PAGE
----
It seems every region has its cliché subject. Wanaka has its tree, Milford has Mitre Peak, and Greytown has its shed. It’s always hard to resist the idea that maybe this time, the light, the season, the surrounding field will make the picture better than the last two dozen times I tried.

Quietly rotting, and a target for the graffitists

Driving into the city on the old Hutt Road, as I passed under the flyover near the ferry terminal, I saw a splash of colour in the rail yards. It was a set of the now obsolete Hungarian Ganz-Mavag commuter units. They had been thoroughly vandalized with spray cans. I detest all forms of graffiti, and though there is a great deal of talent out there, I would respect it more if they painted on a surface that they owned themselves and could perhaps sell to pay for the next one. As I understand it, the Greater Wellington Council still own these units, and their intended sale to other countries has been stalled by the discovery of asbestos in them.

Wellington waterfront lagoon

We have had the most stunning summer in living memory, and are now in a quite rapid transition to a colder wetter state. So far, though, there have been a good number of those days where the sky is full of drama but the wind stays away. I love those days, especially when the light plays nicely on the city’s many reflective surfaces.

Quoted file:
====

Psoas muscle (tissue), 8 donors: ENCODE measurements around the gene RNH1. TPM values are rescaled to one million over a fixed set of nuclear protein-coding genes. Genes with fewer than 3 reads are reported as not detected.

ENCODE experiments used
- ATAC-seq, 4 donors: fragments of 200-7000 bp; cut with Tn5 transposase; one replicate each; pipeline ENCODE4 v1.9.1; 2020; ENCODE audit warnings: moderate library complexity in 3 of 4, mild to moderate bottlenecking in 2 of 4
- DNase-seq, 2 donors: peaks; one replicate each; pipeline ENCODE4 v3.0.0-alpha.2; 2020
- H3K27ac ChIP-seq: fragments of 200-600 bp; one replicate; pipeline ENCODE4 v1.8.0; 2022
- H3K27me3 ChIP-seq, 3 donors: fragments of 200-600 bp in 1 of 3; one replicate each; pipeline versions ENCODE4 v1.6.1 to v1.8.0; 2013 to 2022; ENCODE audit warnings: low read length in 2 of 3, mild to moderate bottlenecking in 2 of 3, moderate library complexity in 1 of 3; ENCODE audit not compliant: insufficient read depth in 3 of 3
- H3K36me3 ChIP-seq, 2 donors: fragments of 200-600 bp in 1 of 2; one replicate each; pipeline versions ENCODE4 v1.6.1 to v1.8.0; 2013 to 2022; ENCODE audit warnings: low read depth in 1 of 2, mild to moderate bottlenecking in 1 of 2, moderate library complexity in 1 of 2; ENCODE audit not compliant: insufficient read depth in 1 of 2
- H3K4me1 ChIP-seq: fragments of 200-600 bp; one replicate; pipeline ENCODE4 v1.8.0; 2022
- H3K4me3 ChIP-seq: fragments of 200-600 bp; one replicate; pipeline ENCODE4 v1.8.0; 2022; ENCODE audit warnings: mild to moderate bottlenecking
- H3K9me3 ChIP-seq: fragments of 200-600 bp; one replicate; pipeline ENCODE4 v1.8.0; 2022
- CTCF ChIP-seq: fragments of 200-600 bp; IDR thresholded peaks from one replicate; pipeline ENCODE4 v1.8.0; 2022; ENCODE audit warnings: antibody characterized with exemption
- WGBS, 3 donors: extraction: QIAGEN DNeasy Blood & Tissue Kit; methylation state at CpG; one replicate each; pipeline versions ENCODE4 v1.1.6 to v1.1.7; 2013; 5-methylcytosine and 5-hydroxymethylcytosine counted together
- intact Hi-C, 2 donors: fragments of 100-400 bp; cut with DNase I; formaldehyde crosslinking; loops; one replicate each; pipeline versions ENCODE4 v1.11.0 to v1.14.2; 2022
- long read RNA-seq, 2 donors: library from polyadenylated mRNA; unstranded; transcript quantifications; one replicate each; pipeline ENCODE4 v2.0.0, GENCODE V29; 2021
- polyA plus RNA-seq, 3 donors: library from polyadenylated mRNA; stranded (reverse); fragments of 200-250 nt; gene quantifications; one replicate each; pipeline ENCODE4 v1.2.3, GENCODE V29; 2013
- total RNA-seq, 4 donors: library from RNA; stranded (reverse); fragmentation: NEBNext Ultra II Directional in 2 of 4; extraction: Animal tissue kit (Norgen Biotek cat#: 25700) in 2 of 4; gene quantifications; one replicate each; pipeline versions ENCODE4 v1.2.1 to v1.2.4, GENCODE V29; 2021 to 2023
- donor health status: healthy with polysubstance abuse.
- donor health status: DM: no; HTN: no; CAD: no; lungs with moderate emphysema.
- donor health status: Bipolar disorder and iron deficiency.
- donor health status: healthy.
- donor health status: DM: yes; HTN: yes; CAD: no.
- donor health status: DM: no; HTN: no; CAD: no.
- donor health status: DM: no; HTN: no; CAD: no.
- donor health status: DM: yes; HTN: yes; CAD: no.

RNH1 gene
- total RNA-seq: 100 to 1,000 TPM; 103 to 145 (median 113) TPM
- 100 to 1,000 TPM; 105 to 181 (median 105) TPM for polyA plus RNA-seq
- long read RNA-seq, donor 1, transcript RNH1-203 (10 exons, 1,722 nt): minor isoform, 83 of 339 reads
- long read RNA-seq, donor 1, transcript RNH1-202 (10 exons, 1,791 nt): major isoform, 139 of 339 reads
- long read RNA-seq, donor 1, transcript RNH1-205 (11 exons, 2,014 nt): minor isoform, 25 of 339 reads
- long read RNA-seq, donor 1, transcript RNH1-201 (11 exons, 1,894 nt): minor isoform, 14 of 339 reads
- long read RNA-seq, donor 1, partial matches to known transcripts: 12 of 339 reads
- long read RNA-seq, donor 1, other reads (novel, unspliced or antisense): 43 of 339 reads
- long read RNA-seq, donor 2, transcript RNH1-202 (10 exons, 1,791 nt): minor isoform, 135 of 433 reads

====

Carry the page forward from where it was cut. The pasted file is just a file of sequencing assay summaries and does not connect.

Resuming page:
That will do for now. See you next week, barring any further holes in the ground.

*Alice in Wonderland, by Lewis Carroll


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November 16, 2016 … the earth moved and then it rained

It was an ordinary week, to begin with. I went about my business, muttering about the sustained bad weather and looking for things to photograph in such circumstances.

Old St Pauls
Old St Paul’s is a jewel in Wellington’s architectural treasury. It is de-consecrated and is now merely a historic place.